Connecting Character Threads

Last week’s worldbuilding post discussed how to best integrate character backstory into your story’s overall plot. Today’s post is an extension of that topic and delves into how to best connect character threads with one another.

When players are coming up with their character’s backstories, oftentimes they’re not doing so in concert with one another. So when you get each submission, sometimes the various elements of each can clash with one another. Today’s worldbuilding advice aims to help not only reduce that friction but turn those occasions into win-win scenarios for the story as a whole.

Types of Clashing

Common “lack of fit’ situations include moral alignment concerns – i.e. chaotic good & chaotic evil in the same party – as well as character wants and needs not fitting together – i.e. one character seeks revenge while another seeks to bring peace – or they even just want to go to different places in the world.

When you’re going through the backstory integration exercise I talked about last week (, take the time to outline where each character is coming from, both literally and figuratively. Identify the puzzle pieces so that you can then dictate how they best fit together.

As that process wraps-up, it’s going to become clear fairly quickly that there are clashing elements to what the characters have selected. From there, there’s two main paths: work with it and optimize the story – or have the players change their selections. Most oftentimes, the former is preferable; but obviously that varies from story to story. The advice below assumes you’re going to be putting the pieces together as best you can.

The Nucleus

At first, it might seem as though the characters in your tabletop role-playing game (TTRPG) don’t belong together. But that’s half the fun – they do; and it’s your job to come up with clever ways to get them on the same page. You need to discover what’s binding them, what’s the nucleus of their cooperation?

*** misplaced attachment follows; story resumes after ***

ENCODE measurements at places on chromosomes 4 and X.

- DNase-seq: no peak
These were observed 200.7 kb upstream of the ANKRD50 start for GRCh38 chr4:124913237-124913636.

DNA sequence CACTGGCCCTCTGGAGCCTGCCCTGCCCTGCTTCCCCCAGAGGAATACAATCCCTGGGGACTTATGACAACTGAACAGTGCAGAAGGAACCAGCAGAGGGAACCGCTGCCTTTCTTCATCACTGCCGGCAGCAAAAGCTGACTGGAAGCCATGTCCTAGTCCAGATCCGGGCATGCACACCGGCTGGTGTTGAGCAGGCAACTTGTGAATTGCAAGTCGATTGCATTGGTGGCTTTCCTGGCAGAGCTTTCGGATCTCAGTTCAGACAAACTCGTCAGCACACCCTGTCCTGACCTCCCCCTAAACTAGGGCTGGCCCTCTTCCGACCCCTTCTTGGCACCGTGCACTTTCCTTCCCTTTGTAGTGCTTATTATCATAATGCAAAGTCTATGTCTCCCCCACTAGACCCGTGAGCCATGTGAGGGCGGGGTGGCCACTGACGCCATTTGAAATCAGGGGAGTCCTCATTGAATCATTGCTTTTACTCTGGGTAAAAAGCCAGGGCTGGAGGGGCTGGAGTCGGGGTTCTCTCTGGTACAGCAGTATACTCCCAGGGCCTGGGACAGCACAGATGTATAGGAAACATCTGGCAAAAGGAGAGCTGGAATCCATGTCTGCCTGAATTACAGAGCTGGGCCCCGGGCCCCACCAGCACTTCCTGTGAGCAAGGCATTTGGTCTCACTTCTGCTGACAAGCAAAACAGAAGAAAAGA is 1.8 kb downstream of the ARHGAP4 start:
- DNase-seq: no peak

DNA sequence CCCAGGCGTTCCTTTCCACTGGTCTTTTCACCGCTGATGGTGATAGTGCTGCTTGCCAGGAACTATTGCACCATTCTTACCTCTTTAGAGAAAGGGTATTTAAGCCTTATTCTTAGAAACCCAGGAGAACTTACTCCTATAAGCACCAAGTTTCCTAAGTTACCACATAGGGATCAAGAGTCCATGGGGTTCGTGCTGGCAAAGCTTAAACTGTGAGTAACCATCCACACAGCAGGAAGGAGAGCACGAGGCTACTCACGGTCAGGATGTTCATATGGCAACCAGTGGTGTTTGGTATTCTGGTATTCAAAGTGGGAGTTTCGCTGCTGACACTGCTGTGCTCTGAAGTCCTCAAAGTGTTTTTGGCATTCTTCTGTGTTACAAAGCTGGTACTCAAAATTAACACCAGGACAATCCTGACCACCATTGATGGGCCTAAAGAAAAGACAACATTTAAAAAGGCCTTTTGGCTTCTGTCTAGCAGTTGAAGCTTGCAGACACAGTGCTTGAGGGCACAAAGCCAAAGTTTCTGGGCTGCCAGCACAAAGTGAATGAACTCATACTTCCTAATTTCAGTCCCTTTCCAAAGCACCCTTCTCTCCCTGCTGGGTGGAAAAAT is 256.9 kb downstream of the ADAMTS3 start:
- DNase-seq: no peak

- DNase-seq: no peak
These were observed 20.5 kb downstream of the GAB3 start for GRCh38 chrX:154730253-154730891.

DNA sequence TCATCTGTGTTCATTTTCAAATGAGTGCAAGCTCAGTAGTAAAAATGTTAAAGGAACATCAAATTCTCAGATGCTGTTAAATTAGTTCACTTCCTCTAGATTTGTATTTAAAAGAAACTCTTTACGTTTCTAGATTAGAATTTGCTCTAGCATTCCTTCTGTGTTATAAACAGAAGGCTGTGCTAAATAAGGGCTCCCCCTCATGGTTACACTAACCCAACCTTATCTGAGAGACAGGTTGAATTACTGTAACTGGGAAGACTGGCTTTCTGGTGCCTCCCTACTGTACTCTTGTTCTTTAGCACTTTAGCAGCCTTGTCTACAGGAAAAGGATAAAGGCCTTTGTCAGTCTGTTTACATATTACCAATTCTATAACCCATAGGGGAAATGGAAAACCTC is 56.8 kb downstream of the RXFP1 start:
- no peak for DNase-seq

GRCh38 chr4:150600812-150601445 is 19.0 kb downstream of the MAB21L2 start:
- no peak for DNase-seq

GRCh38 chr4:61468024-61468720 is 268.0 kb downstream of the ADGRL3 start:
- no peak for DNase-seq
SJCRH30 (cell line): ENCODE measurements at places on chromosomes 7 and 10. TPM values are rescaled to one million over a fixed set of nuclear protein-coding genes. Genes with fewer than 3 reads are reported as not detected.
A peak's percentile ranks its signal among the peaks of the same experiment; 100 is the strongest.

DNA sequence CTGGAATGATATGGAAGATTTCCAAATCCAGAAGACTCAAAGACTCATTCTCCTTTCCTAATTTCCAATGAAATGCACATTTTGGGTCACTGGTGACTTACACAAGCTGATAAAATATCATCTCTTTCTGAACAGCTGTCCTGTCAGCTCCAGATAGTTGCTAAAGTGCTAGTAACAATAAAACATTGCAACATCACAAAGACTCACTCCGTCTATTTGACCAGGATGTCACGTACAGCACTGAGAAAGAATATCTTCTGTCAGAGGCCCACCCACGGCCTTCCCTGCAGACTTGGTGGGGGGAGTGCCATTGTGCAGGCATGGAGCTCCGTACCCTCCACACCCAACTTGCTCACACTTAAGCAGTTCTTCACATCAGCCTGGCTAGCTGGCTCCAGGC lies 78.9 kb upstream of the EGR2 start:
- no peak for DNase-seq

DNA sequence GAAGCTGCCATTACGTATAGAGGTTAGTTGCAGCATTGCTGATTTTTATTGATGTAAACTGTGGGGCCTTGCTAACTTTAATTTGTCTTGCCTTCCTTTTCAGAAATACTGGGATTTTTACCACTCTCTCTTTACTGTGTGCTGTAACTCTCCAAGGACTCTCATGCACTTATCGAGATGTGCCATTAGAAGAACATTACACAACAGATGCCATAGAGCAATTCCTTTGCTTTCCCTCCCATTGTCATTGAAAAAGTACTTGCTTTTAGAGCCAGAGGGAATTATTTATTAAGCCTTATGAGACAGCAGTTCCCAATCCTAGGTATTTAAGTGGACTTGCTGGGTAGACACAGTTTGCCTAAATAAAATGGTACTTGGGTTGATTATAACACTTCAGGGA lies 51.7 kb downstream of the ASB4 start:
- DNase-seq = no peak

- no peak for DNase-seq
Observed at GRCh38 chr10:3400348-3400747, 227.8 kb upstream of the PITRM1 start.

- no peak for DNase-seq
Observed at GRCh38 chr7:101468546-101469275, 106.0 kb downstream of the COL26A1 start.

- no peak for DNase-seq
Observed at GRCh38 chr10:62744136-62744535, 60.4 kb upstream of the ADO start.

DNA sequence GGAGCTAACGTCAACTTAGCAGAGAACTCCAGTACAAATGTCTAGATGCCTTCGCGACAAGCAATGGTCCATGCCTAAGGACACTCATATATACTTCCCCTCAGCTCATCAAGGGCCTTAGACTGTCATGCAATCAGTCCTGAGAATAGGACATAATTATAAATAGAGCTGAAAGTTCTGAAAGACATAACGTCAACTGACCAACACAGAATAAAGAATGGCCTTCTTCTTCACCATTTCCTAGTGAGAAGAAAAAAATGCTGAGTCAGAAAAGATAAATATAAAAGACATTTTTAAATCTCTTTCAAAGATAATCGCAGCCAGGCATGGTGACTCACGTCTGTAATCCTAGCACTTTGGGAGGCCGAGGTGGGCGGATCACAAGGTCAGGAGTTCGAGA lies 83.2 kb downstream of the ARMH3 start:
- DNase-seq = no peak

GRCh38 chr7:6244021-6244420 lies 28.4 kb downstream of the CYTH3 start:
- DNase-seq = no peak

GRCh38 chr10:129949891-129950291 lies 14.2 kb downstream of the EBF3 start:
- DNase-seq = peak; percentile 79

Sometimes that answer isn’t obvious, especially in parties where there’s inherent conflict. But there’s always a story there, always an answer to the element(s) that bind the party together. Maybe it’s an accidental (or purposeful) bargain with a god? Or a money-making operation? A larger, existential threat? A mystery so compelling, everyone has to find the next clue? You need to take the time to really think through the options for your story’s nucleus because ultimately, it’s what’s going to draw-in the players.

What do the Players Gravitate Toward?

Fleshing out the nucleus should only come after you’ve considered what it is your players gravitate toward. If you’ve played with them before, you probably already have a clear picture. If this is the first time you’re playing with some/all of the PCs, then use the Session 0 I’ve talked about ( to find out more about their likes and dislikes.

So once you’ve got that picture and you have the characters’ backstories in hand, you can begin to form the nucleus, the central source of gravity in the story. What brings the party together? What keeps them together? What are some of the main plot arcs that will naturally form? And what aspects of those arcs are tailored to specific players and their play-styles?

Worldbuilding isn’t just coming up with cool NPCs or epic encounters or fantastic locales…it’s taking the time to thoughtfully answer those questions above. You’re laying the foundation to connect the character threads together by creating a natural, fluid flow for the story you’re playing. A morally-mixed party can be draw-in into an extra-dimensional adventure with the right push – same as the noble & greedy finding the same treasure or even rivals agreement to put aside their differences for a larger goal.

Whatever it is, just take the time to learn the players, dig into their backstories, and you’ll be able to find your story’s nucleus. And then, weaving those backstories together will be as natural as breathing as the story unfolds!

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